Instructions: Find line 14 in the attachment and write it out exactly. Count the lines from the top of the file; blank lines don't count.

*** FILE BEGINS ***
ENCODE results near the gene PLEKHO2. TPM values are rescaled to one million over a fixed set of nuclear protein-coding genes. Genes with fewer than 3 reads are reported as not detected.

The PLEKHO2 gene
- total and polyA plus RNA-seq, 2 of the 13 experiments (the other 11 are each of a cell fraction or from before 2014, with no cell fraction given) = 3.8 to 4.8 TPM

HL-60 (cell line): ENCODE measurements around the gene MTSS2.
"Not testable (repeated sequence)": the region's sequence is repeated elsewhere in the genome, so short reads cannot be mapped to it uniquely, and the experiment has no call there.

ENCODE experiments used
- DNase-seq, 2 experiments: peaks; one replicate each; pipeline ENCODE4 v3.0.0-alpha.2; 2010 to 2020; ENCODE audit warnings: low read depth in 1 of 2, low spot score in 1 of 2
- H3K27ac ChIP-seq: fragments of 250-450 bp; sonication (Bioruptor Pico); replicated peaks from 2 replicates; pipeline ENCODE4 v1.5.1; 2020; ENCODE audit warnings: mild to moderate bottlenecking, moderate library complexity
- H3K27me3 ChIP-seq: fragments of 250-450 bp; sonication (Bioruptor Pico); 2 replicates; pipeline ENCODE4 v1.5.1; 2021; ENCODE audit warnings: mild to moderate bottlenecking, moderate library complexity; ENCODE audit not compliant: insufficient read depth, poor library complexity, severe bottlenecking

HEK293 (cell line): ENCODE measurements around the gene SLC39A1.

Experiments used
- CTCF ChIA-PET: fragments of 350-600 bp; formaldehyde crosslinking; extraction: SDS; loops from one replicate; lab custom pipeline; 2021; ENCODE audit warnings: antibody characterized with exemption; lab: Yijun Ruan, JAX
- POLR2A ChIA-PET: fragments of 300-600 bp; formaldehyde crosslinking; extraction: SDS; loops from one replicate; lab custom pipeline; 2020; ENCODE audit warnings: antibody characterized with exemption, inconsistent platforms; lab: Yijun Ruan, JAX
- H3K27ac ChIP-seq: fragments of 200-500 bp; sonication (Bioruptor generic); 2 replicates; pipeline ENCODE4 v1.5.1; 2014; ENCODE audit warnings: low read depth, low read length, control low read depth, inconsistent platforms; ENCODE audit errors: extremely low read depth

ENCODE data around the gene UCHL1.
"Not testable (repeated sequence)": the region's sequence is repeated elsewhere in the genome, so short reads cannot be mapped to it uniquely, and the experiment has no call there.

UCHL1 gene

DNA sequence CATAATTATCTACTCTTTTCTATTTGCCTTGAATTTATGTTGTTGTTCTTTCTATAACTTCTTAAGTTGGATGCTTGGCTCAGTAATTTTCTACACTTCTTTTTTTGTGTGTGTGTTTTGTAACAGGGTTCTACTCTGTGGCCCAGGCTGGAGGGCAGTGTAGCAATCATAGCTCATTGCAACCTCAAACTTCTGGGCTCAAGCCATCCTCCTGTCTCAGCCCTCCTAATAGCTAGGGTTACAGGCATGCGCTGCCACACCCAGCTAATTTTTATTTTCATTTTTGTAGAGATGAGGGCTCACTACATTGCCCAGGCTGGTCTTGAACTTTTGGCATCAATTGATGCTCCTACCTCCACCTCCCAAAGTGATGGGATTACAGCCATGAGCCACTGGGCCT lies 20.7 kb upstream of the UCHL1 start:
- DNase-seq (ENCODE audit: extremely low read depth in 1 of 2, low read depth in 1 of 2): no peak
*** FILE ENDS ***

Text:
- H3K27ac ChIP-seq: fragments of 200-500 bp; sonication (Bioruptor generic); 2 replicates; pipeline ENCODE4 v1.5.1; 2014; ENCODE audit warnings: low read depth, low read length, control low read depth, inconsistent platforms; ENCODE audit errors: extremely low read depth